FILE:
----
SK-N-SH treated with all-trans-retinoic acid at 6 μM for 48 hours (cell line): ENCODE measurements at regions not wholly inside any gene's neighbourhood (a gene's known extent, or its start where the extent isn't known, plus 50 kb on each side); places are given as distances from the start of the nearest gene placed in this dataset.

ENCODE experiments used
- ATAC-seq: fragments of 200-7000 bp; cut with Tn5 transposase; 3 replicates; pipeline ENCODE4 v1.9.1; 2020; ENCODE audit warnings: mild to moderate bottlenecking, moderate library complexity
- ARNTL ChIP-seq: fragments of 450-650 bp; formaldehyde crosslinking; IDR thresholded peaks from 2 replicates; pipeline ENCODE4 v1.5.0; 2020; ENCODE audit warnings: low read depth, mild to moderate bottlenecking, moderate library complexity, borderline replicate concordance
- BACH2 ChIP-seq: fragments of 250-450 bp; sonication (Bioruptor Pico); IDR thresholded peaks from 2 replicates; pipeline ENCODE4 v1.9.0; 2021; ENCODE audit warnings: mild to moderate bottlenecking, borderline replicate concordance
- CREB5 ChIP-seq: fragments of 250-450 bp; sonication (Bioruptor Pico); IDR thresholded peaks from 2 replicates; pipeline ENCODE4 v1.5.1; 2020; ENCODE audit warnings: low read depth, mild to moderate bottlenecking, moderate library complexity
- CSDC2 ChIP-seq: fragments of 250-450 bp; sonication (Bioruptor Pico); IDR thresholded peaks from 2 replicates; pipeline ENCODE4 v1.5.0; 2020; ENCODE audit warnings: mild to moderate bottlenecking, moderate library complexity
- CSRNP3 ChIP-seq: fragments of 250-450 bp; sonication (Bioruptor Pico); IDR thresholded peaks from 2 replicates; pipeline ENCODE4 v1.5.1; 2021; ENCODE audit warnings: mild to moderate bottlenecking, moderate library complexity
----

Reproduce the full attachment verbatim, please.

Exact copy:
SK-N-SH treated with all-trans-retinoic acid at 6 μM for 48 hours (cell line): ENCODE measurements at regions not wholly inside any gene's neighbourhood (a gene's known extent, or its start where the extent isn't known, plus 50 kb on each side); places are given as distances from the start of the nearest gene placed in this dataset.

ENCODE experiments used
- ATAC-seq: fragments of 200-7000 bp; cut with Tn5 transposase; 3 replicates; pipeline ENCODE4 v1.9.1; 2020; ENCODE audit warnings: mild to moderate bottlenecking, moderate library complexity
- ARNTL ChIP-seq: fragments of 450-650 bp; formaldehyde crosslinking; IDR thresholded peaks from 2 replicates; pipeline ENCODE4 v1.5.0; 2020; ENCODE audit warnings: low read depth, mild to moderate bottlenecking, moderate library complexity, borderline replicate concordance
- BACH2 ChIP-seq: fragments of 250-450 bp; sonication (Bioruptor Pico); IDR thresholded peaks from 2 replicates; pipeline ENCODE4 v1.9.0; 2021; ENCODE audit warnings: mild to moderate bottlenecking, borderline replicate concordance
- CREB5 ChIP-seq: fragments of 250-450 bp; sonication (Bioruptor Pico); IDR thresholded peaks from 2 replicates; pipeline ENCODE4 v1.5.1; 2020; ENCODE audit warnings: low read depth, mild to moderate bottlenecking, moderate library complexity
- CSDC2 ChIP-seq: fragments of 250-450 bp; sonication (Bioruptor Pico); IDR thresholded peaks from 2 replicates; pipeline ENCODE4 v1.5.0; 2020; ENCODE audit warnings: mild to moderate bottlenecking, moderate library complexity
- CSRNP3 ChIP-seq: fragments of 250-450 bp; sonication (Bioruptor Pico); IDR thresholded peaks from 2 replicates; pipeline ENCODE4 v1.5.1; 2021; ENCODE audit warnings: mild to moderate bottlenecking, moderate library complexity